Control groups are used for a number of purposes, but the most important
role for many is the application of resource limits to groups of
processes. The memory usage controller has seen a lot of development
effort in recent years, but it still has a number of shortcomings, one of
which being that it only applies to user-space memory. Some workloads can
cause the use of large amounts of memory in the kernel, leading to overall
system memory pressure, but the memory controller is unable to place limits
on that memory usage. A first step toward fixing that problem may yet
find its way into the 3.3 kernel, but it shows how hard the job can be.
Glauber Costa's per-cgroup TCP memory pressure
controls patch starts by adding a bit of infrastructure to the memory
controller for the tracking of kernel-space memory use. A pair of new
knobs is added: memory.kmem.limit_in_bytes controls how much
kernel memory a control group is allowed to use, while
memory.independent_kmem_limit is a boolean controlling whether the
kernel limits are to be managed separately from the user-space limits. If
that boolean is false, kernel memory usage is simply added to user-space
memory usage and the kernel memory limit is ignored. There is also a new
memory.kmem.usage_in_bytes value that can be read to see what the
current memory usage is.
This infrastructure is nice, but there is one other little difficulty:
there are thousands of places in the kernel where memory is allocated and
none of them are instrumented in a way that allows those allocations to be
charged to a specific control group. An implementation of that accounting
on a kernel-wide basis
may never happen; it certainly will not happen at the outset. So
developers seeking to add this functionality need to focus on specific data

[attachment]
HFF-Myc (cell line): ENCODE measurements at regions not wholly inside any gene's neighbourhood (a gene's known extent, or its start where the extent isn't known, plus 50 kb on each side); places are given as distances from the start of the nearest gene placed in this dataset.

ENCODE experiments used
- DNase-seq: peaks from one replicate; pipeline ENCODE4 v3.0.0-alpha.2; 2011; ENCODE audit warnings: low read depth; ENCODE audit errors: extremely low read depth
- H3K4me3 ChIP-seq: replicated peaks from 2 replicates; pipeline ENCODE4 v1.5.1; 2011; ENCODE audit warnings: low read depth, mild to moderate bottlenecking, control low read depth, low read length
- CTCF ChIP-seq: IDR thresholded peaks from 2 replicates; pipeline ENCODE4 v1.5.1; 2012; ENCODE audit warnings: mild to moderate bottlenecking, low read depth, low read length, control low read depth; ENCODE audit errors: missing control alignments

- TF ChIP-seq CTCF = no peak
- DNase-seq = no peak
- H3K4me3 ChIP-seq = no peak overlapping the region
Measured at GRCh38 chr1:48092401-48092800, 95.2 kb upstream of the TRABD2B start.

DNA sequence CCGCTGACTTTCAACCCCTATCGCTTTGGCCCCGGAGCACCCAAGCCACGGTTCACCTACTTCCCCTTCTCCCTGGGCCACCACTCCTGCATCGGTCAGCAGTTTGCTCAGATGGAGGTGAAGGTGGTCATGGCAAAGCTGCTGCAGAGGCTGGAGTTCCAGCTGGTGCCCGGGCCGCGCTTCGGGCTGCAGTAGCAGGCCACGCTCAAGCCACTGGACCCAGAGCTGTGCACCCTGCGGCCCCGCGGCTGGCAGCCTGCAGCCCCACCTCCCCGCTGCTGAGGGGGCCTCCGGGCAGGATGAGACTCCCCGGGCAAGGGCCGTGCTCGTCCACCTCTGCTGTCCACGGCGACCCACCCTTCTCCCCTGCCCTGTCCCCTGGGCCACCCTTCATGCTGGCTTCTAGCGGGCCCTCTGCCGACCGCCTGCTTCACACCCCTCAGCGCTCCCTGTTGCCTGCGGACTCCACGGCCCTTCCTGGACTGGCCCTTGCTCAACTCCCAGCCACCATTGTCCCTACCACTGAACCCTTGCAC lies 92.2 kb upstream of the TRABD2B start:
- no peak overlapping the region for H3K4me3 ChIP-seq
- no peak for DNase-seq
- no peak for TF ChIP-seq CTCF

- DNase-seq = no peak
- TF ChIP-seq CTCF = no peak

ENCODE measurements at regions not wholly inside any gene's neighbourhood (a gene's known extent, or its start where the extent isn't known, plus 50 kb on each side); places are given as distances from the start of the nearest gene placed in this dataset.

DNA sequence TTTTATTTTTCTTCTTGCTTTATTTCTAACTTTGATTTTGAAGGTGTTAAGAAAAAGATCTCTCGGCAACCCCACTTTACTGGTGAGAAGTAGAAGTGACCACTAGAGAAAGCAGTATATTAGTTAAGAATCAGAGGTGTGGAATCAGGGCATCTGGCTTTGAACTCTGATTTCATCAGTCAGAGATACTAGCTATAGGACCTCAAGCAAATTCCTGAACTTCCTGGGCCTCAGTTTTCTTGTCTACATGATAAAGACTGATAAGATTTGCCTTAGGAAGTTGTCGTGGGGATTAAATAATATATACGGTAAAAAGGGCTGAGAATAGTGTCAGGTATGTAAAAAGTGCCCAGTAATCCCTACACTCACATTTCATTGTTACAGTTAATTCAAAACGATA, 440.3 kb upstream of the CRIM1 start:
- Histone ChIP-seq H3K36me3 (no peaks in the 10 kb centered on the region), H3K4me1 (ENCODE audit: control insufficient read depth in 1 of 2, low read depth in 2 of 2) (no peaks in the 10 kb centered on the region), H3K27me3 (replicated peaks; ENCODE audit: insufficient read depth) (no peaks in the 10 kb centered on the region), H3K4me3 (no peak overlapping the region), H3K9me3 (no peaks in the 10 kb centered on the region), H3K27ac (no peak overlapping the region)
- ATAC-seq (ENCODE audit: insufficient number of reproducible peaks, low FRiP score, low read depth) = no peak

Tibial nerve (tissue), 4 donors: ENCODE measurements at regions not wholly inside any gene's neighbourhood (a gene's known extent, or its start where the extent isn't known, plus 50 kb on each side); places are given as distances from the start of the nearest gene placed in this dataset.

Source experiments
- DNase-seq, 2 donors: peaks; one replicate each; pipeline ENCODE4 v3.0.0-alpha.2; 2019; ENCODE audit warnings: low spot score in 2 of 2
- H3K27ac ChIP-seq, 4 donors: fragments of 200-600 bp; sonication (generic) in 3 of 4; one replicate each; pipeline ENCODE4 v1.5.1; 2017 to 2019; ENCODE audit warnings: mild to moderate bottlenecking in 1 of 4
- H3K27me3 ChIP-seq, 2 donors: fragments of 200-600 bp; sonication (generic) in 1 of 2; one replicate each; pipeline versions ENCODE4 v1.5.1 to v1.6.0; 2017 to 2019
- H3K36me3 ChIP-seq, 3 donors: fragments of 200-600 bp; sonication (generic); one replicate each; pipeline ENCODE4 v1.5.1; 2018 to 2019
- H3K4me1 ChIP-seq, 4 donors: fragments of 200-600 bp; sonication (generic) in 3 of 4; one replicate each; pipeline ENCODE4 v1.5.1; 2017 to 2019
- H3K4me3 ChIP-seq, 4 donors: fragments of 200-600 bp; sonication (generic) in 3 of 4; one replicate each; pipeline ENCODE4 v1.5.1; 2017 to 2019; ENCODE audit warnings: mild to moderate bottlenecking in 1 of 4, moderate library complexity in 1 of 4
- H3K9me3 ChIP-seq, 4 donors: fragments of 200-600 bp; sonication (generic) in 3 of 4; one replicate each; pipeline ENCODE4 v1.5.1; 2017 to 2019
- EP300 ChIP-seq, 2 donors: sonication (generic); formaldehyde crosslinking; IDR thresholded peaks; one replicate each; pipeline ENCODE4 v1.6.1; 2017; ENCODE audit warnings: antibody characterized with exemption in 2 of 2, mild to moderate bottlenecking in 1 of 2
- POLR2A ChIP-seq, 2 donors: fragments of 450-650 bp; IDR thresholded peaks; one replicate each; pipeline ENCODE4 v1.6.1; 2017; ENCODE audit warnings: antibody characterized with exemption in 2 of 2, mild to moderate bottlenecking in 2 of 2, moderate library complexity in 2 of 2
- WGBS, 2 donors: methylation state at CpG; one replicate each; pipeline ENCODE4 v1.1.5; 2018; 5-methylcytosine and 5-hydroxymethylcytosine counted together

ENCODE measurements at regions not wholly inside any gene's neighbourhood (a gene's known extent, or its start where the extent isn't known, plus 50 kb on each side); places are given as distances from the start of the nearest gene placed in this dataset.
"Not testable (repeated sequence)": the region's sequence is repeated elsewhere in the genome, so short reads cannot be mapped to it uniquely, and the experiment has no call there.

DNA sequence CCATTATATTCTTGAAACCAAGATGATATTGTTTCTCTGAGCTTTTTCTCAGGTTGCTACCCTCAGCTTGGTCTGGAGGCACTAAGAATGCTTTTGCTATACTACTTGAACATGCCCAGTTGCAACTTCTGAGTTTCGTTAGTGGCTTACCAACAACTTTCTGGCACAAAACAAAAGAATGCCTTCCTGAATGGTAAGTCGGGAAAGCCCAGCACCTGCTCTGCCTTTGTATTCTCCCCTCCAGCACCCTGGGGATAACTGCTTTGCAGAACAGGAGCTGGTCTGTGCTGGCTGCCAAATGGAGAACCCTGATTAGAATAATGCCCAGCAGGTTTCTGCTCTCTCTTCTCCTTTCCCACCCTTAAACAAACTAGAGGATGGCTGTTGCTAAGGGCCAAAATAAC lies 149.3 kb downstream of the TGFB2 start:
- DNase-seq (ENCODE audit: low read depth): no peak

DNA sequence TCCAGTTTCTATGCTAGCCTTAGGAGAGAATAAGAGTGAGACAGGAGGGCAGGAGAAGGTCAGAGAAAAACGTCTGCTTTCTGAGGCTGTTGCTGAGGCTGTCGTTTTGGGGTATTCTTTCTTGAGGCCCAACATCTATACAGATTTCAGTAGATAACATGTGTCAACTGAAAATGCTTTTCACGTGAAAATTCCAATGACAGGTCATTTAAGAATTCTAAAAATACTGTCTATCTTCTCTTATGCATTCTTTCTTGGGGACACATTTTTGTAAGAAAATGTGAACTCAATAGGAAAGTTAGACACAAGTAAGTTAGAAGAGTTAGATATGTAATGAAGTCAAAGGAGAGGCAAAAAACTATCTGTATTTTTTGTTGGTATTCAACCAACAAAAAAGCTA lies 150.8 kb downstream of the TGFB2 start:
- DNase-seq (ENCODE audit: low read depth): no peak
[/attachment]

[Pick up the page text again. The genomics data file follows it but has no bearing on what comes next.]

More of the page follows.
structures. Some past work has been done to apply limits to the dentry
cache, but Glauber chose a different limit: buffers used in the
implementation of the TCP network protocol.
Those buffers hold packet data as it passes through a socket; in some
situations they can become quite large, so they are a logical place to try
to apply limits. What is even better is that the networking stack already
has logic to place limits on buffer sizes when memory is tight. In current
kernels, if the system as a whole is seen to be under memory pressure, the
networking code will do its best to help. Its responses can include
decisions not to increase the size of TCP windows, to drop packets, or to
refuse to expand buffers for outgoing data.
Given that this infrastructure was in place, all that Glauber needed to do
was to enhance the stack's idea of what constitutes "memory pressure."
That means instrumenting the places that allocate and free buffer memory to
charge those allocations to the owning control group. Then, "memory
pressure" becomes a combination of the previous global value and the
current control group's status with regard to its kernel memory limit. If
that limit has been exceeded, the stack will behave (with regard to that